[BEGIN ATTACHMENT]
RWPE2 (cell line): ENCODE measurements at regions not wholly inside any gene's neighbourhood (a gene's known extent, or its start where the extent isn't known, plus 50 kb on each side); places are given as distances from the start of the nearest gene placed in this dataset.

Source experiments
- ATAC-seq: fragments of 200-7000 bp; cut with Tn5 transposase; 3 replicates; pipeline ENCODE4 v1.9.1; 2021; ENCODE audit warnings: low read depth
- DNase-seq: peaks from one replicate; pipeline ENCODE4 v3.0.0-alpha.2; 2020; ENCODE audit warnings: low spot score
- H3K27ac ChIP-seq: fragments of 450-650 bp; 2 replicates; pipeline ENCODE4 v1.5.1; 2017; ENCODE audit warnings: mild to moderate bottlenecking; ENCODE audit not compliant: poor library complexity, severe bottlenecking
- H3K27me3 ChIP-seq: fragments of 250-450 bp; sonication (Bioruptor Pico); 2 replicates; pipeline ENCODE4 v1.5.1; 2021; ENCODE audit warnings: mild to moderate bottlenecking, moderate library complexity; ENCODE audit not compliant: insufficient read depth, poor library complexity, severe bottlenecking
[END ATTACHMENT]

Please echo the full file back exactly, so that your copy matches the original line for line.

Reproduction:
RWPE2 (cell line): ENCODE measurements at regions not wholly inside any gene's neighbourhood (a gene's known extent, or its start where the extent isn't known, plus 50 kb on each side); places are given as distances from the start of the nearest gene placed in this dataset.

Source experiments
- ATAC-seq: fragments of 200-7000 bp; cut with Tn5 transposase; 3 replicates; pipeline ENCODE4 v1.9.1; 2021; ENCODE audit warnings: low read depth
- DNase-seq: peaks from one replicate; pipeline ENCODE4 v3.0.0-alpha.2; 2020; ENCODE audit warnings: low spot score
- H3K27ac ChIP-seq: fragments of 450-650 bp; 2 replicates; pipeline ENCODE4 v1.5.1; 2017; ENCODE audit warnings: mild to moderate bottlenecking; ENCODE audit not compliant: poor library complexity, severe bottlenecking
- H3K27me3 ChIP-seq: fragments of 250-450 bp; sonication (Bioruptor Pico); 2 replicates; pipeline ENCODE4 v1.5.1; 2021; ENCODE audit warnings: mild to moderate bottlenecking, moderate library complexity; ENCODE audit not compliant: insufficient read depth, poor library complexity, severe bottlenecking